Depends on how I’m feeling. When I’m really in the work zone, I can do two pages in a day. Usually, I like to have a comfortable day to do a page, a good amount of time to do it in the same day. Some of the issues of MTMTE James [Roberts] writes, at least as of the second season, each issue is taking longer to do. It’s not boding well for me. What are you trying to do James, kill me?
Can you go into your relationships with the other members of the art crew, like colorists, inkers, and letterers?
Most of the time, there’s no inker, since I’m doing that. If I need help, I’ll have an inker help me out.
There’s no interaction with that person’ I send in the scanned in pencil pages to IDW, and they send it out to the inker. Sometimes they’ll ink it on computer, or they’ll reprint the page and ink it traditionally.
For colorist, right now in MTMTE I’m working with Joana Lafuente; we have a solid working relationship. She would like it if I was a little more on time right now. Sometimes she’s like, “Damn it, I have to rush on this kind of page!”
I’m like, “I’m sorry it took so long to do; blame James, not me! I’m not the one who wrote in twenty characters in a panel!”
No, but really, we have a good working relationship. We talk back and forth on Skype; she’ll message me about characters, making sure things are correct as possible. Given the amount of time, there’s occasionally mistakes during crunch time. I have no relationship with the letterer; I know of the person.
I think Tom B. Long does most of the lettering for The Transformers books nowadays, right?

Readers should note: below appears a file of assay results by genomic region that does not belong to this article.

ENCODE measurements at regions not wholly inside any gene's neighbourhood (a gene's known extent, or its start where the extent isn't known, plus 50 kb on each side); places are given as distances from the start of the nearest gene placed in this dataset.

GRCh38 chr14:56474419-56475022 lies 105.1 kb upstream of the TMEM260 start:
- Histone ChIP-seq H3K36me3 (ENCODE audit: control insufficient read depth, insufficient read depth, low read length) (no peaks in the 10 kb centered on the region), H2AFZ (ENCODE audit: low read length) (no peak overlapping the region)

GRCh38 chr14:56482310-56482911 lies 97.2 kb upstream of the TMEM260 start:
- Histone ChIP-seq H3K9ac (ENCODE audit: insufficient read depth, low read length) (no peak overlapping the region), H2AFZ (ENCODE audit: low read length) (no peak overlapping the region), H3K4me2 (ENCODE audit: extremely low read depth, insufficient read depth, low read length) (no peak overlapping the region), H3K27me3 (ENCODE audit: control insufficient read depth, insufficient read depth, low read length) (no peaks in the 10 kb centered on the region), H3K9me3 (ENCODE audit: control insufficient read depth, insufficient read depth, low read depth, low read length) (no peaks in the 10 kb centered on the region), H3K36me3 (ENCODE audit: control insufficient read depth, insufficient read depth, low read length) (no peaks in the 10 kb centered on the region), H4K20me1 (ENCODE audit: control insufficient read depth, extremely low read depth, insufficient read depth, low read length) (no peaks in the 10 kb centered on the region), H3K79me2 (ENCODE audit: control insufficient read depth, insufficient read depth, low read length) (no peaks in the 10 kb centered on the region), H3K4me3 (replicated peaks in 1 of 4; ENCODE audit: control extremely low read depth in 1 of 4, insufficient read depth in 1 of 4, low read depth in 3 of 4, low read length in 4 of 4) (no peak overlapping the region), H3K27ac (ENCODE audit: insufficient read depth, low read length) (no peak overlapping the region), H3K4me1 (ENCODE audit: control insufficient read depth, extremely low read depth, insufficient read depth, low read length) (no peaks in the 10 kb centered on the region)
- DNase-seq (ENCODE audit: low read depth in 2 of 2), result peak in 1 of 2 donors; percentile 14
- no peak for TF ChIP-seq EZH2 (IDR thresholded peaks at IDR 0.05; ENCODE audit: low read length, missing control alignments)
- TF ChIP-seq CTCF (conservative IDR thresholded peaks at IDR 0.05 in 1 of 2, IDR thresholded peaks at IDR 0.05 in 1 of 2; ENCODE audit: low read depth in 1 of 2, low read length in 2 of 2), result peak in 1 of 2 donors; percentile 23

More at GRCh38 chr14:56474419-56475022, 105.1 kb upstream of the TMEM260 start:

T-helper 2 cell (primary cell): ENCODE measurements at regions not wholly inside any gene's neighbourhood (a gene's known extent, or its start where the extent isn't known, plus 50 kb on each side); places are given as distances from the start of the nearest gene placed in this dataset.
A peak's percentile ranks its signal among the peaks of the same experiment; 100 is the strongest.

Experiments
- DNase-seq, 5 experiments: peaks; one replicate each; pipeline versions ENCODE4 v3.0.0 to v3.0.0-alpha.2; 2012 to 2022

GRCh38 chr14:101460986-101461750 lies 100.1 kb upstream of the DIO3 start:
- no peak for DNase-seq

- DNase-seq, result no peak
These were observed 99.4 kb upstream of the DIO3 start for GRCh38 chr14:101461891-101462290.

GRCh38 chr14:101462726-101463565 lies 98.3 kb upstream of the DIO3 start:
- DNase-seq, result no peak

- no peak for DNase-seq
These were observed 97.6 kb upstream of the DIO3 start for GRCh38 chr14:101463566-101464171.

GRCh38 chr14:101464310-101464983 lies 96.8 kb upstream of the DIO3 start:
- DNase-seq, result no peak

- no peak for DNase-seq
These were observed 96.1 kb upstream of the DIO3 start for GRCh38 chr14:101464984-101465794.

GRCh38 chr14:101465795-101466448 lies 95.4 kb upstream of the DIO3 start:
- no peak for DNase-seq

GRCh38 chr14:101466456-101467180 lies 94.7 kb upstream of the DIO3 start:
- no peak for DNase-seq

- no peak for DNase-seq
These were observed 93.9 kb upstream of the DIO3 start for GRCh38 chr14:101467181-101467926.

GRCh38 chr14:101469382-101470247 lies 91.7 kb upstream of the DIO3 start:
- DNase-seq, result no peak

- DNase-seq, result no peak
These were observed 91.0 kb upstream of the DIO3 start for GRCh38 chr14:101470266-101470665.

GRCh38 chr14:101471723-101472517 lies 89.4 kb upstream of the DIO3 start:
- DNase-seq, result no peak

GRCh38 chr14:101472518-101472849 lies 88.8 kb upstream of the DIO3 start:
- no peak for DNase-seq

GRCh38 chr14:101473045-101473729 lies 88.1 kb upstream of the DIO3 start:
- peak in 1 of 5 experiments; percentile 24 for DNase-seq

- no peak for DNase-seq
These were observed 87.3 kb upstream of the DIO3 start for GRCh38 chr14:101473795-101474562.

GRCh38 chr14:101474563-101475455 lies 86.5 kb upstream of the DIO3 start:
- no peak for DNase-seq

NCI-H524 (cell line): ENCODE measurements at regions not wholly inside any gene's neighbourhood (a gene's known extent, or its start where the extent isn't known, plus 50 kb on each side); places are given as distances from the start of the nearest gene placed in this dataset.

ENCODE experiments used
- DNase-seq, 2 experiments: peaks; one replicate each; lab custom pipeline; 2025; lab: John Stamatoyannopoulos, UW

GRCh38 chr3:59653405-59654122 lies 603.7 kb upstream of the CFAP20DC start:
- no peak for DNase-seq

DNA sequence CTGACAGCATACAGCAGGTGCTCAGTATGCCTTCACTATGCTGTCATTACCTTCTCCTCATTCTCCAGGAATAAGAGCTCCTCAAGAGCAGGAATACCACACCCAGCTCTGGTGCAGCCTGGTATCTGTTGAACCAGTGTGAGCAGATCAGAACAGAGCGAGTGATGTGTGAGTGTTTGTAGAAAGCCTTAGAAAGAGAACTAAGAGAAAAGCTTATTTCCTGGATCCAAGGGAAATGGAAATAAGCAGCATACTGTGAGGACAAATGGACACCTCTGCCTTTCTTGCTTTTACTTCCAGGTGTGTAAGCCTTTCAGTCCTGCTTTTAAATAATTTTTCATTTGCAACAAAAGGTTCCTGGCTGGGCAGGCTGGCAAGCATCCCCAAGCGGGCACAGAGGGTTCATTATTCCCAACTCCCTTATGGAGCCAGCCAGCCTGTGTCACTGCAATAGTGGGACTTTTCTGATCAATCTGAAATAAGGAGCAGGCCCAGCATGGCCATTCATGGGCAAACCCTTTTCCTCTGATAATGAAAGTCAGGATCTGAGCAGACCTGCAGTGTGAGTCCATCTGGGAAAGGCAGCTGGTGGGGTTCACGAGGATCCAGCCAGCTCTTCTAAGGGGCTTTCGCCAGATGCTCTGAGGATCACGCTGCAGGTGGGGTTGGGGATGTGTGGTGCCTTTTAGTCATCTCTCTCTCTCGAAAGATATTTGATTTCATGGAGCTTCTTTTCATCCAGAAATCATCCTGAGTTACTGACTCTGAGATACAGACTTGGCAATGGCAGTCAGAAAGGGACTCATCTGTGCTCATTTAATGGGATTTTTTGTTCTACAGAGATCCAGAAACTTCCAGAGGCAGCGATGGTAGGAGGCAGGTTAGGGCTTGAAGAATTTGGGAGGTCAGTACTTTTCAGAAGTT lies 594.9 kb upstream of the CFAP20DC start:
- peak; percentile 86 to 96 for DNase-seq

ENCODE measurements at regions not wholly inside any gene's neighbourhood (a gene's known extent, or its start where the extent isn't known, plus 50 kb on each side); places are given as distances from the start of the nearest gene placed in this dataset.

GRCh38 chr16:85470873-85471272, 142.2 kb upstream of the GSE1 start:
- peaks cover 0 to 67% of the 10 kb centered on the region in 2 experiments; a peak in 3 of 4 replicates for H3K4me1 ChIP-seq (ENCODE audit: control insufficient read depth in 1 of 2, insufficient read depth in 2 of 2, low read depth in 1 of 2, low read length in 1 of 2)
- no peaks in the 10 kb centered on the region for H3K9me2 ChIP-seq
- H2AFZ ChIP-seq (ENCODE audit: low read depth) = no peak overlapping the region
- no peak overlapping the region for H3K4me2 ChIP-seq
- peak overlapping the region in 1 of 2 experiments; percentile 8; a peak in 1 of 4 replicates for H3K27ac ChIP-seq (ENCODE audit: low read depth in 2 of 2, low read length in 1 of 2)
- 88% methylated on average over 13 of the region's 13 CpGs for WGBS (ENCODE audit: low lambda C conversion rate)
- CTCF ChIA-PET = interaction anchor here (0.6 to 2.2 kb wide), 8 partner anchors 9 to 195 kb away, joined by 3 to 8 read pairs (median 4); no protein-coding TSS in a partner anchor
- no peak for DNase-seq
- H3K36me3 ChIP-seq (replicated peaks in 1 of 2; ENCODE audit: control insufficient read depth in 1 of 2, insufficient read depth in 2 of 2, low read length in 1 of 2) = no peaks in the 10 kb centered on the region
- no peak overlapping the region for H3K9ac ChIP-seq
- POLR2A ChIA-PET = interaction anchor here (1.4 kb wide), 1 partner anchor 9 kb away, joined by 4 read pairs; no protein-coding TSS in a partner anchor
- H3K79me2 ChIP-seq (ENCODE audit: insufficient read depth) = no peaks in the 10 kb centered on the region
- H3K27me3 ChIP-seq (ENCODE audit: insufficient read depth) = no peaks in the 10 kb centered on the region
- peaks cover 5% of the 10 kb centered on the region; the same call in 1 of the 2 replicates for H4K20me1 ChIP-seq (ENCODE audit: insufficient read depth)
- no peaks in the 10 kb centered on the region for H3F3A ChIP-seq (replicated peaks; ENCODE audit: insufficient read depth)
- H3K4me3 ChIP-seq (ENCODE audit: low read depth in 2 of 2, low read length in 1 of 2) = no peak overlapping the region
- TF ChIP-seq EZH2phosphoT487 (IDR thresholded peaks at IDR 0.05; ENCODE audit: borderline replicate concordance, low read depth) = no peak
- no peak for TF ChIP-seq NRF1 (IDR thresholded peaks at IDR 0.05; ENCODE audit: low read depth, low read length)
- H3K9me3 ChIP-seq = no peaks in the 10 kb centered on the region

If I ever meet him, I’ll have to thank him for working on this book in precisely detailed panels.
Are there any particular art influences you want to talk about?
There’s so many out there, I like a lot of American style comics. In particular, Jim Lee, and also Sean Gordon Murphy’s work on Chrononauts. I love the work he does with really a traditional styling of inking, cool pencils, and brushes. I’d love to do that with Transformers, but I’m scared to do it with Transformers, because of all the detailed lines and boxes. Maybe one day when I gather up my courage, I’ll do an issue like that.
That would be really cool. There was this awesome panel you did in MTMTE #2 or #3, with the Sparkeater …
I did the Sparkeater panel in MTMTE #3 with a cool pen; it was really cool doing messy, scratchy lines.
Now, if I was to do that page, I’d do a brush pen to do that to give even more weird effects with that.
Right now I’m doing some panels, with some panels I’m using a brush. It’s a small little test, not a whole book.
What’s the collaborative process like with James? Can you get into the back and forth over script to penciled page, character designs, and so forth.
There usually isn’t a whole lot of back and forth. I’ll get the script; I’ll read the entire script front to back. I’m either very happy, or I’ll cry in the corner because of what I have to draw.
Depending on how much time I have, I do small thumbnails for each page. Sometimes I do thumbnail for the actual page, roughing full size. I’ll pencil and ink it, send it in, it gets colored. Sometimes James sees the pages before the PDF, doing little edits for dialogue.
Ah, I see.
The only time I have to talk to him is for big questions, over what might be an issue or error. Some things it’s like the recent preview that just went up [issue 41]. It shows Thunderclash in his altmode. James wrote in the script that we saw his cab, that he was a version of a truck and trailer. When I designed him for issue 22, I integrated the cap and trailer into one altmode; I think he forgot about that. I had to mention that he doesn’t have a trailer; he went, “That’s fine, then!”